The Trump administration’s plan for $200 billion in federal infrastructure funding over 10 years will shift primary decision-making onto state and local governments, U.S. Secretary of Transportation Elaine Chao told members of Congress Tuesday.
Chao called it “seed money to incentivize investment by state and local government,” and agreed with Republican lawmakers that leasing infrastructure and attracting private pension fund investment could be part of the emerging plan.
“We want all financing options to be available…let’s be open to all other kinds of options,” Secretary of Transportation Elaine Chao said in testifying before the House Committee on Transportation and Infrastructure March 6.
Democratic members of Congress that it’s not enough to help cash-strapped states.
“Why does the administration want to put more burden on local government?” said Rep. Elizabeth Esty, D-Conn.
The plan aims to make state and local governments the primary drivers of investment decisions including ports and waterways improvements, said Chao. She demurred on questions specific to inland locks and dams, saying committee members would have to put those to the Corps of Engineers.
Waterways industry advocates have expressed disappointment with the Trump infrastructure plan and other budget proposals that would require industry to contribute more beyond present fuel taxes and reduce the Corps of Engineers budget. House committee members from rural districts told Chao they like the administration’s plan to set aside money for rural infrastructure, but wanted to know more about waterways plans.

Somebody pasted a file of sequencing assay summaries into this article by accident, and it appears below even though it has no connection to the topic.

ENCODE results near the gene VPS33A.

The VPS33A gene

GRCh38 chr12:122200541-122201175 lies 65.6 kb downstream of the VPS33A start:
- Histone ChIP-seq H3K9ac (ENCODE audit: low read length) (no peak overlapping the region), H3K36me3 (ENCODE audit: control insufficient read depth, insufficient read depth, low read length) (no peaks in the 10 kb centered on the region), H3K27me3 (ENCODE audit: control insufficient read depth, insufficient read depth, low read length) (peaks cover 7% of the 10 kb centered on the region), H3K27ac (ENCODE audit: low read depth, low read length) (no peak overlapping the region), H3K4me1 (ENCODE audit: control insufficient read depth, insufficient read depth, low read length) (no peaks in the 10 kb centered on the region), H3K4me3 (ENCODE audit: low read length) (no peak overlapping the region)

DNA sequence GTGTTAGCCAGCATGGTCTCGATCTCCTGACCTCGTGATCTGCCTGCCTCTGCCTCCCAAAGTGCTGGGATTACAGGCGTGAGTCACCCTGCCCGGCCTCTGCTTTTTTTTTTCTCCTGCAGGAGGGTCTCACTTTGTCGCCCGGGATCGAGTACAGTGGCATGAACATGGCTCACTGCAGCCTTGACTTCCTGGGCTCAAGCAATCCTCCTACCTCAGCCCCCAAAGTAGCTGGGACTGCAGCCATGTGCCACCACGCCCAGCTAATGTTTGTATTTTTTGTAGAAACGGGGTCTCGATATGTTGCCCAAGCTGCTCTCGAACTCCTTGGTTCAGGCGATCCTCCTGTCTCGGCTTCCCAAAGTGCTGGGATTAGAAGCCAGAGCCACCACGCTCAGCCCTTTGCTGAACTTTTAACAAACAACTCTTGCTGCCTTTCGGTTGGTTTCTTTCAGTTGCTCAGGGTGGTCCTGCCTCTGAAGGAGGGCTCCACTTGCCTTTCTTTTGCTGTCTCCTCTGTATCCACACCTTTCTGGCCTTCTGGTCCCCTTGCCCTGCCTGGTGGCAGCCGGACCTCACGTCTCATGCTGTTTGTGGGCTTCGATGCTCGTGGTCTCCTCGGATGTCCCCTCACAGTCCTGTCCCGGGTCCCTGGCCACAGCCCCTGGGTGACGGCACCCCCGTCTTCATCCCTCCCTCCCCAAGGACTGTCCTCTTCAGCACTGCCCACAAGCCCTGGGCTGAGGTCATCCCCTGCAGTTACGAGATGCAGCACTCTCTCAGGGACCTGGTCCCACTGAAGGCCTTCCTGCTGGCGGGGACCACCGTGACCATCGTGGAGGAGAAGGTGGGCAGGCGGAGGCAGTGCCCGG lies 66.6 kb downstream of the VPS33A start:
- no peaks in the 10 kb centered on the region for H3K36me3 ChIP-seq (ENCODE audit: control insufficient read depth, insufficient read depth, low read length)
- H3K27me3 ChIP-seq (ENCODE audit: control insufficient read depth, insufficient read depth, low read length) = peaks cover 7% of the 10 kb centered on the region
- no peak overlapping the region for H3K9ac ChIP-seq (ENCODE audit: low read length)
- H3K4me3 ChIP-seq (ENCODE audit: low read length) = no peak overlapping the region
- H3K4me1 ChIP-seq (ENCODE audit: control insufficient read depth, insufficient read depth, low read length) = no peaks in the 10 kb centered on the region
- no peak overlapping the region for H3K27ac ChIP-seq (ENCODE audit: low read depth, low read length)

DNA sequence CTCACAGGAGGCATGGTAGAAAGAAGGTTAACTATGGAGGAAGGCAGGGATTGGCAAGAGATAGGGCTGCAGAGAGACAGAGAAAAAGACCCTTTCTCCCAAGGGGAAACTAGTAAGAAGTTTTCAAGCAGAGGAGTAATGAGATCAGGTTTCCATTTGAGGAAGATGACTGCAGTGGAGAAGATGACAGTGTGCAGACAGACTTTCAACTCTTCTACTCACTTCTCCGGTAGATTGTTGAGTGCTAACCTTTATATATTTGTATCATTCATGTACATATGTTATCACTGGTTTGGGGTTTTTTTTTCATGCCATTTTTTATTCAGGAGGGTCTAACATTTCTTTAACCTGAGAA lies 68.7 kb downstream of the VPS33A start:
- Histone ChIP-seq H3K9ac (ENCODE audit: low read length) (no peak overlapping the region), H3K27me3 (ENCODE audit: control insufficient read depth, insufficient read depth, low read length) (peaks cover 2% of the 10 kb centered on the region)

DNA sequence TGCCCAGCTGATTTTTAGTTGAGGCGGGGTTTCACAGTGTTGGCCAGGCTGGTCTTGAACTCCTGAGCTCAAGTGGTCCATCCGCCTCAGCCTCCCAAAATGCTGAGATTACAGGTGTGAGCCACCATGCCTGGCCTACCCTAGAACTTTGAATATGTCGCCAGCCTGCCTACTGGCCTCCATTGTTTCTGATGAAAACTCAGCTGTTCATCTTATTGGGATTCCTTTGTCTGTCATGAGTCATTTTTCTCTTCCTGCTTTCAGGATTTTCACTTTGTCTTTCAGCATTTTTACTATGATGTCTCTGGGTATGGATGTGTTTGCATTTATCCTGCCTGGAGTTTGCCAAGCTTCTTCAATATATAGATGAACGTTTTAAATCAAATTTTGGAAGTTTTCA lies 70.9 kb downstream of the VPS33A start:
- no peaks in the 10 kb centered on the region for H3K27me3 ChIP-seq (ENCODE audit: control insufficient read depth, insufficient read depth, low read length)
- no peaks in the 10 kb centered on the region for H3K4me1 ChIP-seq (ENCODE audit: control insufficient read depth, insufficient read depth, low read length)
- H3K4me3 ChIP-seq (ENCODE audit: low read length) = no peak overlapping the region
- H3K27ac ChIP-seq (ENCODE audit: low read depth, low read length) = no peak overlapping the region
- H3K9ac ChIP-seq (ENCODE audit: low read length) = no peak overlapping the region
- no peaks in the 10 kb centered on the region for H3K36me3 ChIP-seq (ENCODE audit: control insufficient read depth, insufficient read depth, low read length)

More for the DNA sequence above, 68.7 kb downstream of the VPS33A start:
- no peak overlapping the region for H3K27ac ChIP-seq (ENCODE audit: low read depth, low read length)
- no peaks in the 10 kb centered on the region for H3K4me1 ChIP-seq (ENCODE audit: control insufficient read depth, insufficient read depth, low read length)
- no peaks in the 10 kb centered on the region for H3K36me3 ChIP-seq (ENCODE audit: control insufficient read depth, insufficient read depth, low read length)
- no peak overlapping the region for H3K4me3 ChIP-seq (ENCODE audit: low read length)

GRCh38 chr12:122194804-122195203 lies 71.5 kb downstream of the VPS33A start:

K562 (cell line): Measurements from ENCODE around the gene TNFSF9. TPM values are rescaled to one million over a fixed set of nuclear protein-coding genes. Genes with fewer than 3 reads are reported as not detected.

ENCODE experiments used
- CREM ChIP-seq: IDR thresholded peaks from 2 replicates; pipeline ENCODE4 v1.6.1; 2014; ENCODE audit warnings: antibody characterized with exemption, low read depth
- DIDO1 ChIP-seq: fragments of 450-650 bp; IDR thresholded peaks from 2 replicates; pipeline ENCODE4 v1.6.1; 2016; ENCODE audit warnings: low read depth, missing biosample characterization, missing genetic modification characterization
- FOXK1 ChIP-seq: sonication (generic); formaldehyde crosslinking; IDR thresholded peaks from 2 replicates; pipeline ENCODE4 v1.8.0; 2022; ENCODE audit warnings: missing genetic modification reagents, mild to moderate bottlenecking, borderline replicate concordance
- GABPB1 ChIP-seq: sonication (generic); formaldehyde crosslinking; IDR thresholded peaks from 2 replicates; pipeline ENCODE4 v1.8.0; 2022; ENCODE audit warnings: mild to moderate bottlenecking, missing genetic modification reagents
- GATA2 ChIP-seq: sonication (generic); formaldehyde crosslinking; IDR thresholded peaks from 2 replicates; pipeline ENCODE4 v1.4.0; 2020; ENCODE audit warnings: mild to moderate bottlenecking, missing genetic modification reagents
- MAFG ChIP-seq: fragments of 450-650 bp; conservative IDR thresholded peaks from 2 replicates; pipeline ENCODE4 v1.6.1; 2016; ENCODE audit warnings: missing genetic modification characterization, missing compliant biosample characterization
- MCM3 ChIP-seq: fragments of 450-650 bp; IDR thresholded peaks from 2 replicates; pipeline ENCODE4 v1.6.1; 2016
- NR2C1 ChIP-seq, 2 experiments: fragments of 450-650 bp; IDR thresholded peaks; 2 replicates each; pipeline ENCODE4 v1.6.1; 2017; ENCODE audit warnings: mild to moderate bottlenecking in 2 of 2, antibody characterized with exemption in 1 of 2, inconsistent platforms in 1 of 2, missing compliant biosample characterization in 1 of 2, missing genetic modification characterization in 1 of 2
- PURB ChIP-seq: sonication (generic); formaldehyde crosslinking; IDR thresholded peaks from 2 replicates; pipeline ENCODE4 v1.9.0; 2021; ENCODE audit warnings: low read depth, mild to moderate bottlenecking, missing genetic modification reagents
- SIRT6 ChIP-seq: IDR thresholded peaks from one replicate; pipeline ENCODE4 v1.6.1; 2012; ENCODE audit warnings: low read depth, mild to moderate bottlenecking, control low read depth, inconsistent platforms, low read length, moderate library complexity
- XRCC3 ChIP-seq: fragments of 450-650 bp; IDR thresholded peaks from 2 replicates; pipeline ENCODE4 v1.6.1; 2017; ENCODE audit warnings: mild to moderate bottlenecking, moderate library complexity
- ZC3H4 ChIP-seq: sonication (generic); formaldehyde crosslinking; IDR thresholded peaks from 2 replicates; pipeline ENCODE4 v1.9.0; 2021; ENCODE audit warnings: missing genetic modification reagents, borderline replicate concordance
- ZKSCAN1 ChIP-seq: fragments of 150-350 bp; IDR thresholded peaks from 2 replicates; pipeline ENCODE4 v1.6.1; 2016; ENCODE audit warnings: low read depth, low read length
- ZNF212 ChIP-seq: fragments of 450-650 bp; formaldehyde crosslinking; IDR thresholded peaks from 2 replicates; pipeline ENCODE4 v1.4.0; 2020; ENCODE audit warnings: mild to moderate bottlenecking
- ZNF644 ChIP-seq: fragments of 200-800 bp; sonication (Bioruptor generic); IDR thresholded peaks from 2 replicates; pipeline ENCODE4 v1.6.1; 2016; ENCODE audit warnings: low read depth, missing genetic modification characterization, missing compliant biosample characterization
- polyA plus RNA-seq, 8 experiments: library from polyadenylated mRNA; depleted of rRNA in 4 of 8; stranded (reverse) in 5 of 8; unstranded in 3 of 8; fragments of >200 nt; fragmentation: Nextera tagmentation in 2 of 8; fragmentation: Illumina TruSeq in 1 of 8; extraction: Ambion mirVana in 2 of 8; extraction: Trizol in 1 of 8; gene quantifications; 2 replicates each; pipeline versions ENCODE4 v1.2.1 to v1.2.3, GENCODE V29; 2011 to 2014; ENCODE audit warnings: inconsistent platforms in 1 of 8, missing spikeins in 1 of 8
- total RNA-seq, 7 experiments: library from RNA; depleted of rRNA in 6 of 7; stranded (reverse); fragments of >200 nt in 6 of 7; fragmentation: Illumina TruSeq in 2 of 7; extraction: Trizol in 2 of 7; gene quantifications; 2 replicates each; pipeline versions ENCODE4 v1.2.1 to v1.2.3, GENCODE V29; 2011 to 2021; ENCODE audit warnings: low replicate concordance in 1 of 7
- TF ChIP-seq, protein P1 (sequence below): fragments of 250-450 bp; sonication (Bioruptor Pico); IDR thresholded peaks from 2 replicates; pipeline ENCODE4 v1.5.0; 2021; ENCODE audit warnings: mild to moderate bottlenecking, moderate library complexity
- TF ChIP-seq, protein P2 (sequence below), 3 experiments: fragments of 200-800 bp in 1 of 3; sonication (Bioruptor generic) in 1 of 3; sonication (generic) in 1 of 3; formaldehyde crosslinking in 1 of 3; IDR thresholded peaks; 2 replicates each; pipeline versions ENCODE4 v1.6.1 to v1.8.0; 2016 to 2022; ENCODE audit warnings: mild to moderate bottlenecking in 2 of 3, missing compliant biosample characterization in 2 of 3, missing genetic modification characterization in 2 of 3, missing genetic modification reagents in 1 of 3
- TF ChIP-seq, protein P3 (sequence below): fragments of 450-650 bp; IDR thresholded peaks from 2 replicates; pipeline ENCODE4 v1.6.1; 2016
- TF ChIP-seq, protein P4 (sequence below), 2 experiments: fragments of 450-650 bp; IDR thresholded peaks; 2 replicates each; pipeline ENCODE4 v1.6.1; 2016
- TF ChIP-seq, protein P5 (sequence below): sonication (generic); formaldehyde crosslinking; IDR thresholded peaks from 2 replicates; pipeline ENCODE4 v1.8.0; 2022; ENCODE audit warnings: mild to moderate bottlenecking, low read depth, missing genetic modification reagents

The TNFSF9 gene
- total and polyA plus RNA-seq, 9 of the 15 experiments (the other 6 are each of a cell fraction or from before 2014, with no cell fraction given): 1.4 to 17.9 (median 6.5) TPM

In his Arkansas district, “one failure” of the region’s aged locks would shut down river traffic “and put a lot more trucks on the highways,” Rep. Rick Crawford, R-Ark, told Chao.
The administration’s early proposal would allocate aid for highways and bridges based on lane miles, but there needs to be other metrics to recognize other needs including locks and dams, said Rep. Cheri Bustos, D-Ill.
“We’re very open” to working with Congress, Chao replied.
One element that will be agreed on is maintaining the role of the Davis-Bacon Act of 1931 and its associated rules for paying local prevailing wages on federally funded infrastructure projects, because a bipartisan infrastructure bill simply cannot pass Congress without it, said Chao.
Lawmakers indicated they would look closely at funding formulas.
One concern is projects that lack a revenue-generating component will be at a disadvantage, said Rep. Mark Sanford, R-S.C. That could affect flood protection for Charleston, a city increasingly subjected to tidal flooding, he said.